According to a study recently published in European Journal of Preventive Cardiology, palpitations or atrial extrasystoles are the main risk factor for atrial fibrillation. Results of a large cohort study show that the most important risk factor for atrial fibrillation installation for both women and men are palpitations and they are most often caused by lifestyle. The study is the first of its kind to investigate the role of palpitations in the setting of atrial fibrillation.
The study had a sample of 22,815 people recruited from Norway during 1994-1995. The follow up period was about 11 years and the mean age was 46 years. Patient data such as height, weight, heart rate, blood pressure, total cholesterol and LDL cholesterol were collected and statistical analysis found that atrial fibrillation occurred in 3% of women and 4.2% of men during the follow-up (11 years). Researchers have also found that age, palpitations and hypertension are leading risk factors for atrial fibrillation installation.
Atrial fibrillation is the most common cardiac arrhythmia and a major risk factor for heart failure. Basically during atrial fibrillation the normal atrial systole disappears and atria no longer contract properly. Important to note is that atrial fibrillation is an irregular arrhythmia and different from atrial flutter. If atrial fibrillation is newly installed, chemical or electrical cardioversion to normal rhythm is indicated in the absence of contraindications. However, if the patient can not be converted to sinus rhythm, he should follow chronic treatment. One of the most common drugs used in atrial fibrillation is digoxin in order to control heart rate. In addition, due to the disappearance of atrial systole, the blood forms clots. It is therefore recommended that patients with atrial fibrillation take oral anticoagulants chronically under INR measurement.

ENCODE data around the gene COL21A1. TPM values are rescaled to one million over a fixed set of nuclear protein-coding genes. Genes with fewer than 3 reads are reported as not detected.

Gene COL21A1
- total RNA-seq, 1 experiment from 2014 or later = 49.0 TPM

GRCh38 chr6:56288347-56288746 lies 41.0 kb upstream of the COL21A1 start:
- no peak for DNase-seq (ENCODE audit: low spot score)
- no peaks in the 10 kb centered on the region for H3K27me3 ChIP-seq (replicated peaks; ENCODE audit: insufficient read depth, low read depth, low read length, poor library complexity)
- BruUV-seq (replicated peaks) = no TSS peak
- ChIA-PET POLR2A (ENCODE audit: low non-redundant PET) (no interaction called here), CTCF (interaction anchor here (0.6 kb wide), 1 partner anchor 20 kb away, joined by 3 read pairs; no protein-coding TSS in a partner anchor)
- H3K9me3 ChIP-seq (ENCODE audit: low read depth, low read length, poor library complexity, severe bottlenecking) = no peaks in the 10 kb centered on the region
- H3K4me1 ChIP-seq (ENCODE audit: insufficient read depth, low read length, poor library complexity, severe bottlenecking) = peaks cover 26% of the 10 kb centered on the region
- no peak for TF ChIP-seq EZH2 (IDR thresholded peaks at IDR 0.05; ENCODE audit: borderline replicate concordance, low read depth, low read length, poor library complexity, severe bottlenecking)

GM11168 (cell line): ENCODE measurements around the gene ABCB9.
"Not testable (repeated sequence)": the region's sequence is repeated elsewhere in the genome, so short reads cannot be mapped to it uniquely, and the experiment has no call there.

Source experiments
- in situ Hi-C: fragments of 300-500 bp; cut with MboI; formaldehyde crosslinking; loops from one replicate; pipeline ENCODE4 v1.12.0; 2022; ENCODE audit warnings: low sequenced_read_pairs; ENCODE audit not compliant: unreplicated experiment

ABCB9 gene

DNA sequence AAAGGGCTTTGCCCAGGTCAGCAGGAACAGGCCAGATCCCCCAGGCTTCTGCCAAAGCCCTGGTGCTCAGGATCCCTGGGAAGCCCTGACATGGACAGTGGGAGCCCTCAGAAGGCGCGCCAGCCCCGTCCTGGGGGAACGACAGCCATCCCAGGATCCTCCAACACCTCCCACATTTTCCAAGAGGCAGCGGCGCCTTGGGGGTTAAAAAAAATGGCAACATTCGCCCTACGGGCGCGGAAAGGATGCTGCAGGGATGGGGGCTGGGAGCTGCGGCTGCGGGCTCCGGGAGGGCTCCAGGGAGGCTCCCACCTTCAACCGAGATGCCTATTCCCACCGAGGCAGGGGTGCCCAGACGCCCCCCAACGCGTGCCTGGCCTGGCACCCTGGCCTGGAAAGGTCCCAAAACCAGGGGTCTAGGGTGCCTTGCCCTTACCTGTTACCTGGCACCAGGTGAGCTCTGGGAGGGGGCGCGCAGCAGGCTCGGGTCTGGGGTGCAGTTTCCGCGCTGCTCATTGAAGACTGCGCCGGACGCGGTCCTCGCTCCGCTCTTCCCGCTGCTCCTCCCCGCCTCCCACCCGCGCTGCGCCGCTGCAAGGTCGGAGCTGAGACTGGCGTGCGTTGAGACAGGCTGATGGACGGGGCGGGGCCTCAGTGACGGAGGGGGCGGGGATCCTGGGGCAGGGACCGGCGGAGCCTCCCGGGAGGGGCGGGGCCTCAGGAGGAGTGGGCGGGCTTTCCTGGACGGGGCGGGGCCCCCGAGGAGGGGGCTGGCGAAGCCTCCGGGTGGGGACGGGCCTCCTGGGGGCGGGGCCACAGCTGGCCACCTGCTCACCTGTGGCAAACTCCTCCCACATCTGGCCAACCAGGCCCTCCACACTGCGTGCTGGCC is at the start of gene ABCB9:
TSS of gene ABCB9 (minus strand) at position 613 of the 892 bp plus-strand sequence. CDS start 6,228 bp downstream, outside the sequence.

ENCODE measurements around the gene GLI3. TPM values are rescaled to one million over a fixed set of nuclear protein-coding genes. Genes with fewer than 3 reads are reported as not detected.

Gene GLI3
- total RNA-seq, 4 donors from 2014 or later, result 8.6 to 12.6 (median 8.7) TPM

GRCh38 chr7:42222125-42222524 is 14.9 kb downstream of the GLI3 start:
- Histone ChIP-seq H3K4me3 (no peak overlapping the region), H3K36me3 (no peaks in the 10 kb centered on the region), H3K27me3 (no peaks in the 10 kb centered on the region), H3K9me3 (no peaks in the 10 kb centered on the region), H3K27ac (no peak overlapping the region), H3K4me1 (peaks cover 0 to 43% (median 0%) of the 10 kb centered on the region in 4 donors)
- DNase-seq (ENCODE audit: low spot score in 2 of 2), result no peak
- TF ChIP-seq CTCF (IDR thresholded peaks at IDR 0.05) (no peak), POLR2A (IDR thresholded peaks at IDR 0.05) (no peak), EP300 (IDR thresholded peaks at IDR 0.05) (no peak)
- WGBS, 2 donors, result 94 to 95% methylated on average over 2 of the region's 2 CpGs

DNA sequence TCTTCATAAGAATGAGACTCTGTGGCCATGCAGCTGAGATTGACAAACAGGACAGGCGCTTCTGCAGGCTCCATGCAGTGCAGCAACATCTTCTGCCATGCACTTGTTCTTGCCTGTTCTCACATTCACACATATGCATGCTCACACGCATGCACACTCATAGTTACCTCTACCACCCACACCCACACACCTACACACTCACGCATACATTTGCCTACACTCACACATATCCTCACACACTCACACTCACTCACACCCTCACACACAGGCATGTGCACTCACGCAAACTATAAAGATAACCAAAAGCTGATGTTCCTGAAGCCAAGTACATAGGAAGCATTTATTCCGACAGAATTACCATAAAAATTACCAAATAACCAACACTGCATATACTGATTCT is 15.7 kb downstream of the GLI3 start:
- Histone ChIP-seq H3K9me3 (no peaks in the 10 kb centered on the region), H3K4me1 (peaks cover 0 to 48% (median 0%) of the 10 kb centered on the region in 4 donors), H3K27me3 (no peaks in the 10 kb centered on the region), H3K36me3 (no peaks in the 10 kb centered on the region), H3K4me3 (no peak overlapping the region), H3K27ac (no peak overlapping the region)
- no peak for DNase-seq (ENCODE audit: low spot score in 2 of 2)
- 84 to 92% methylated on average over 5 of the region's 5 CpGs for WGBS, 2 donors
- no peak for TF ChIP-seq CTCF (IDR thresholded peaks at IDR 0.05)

During their study, researchers looked for risk factors for heart palpitations and have found that lifestyle is a major risk factor. Instead the most important risk factors for atrial fibrillation were biological ones, such as age, weight, diabetes, blood pressure, body mass index. However, the first author Dr Audhild Nyrnes from the Department of Community Medicine, University of TromsÃ¸, Norway, said that: “Although the occurrence of palpitations was assessed before a diagnosis of AF and the association remained significant even after adjustment for other AF risk factors, we cannot conclude with certainty that the association is causal.” He added that between the two conditions (palpitations and atrial fibrillation) may be a causal relationship since the palpitations are often described as an irregular heart rate. Researchers also noted that palpitations are harmless when are associated with lifestyle ( alcohol, smoking) lifestyle habits that can be adjusted.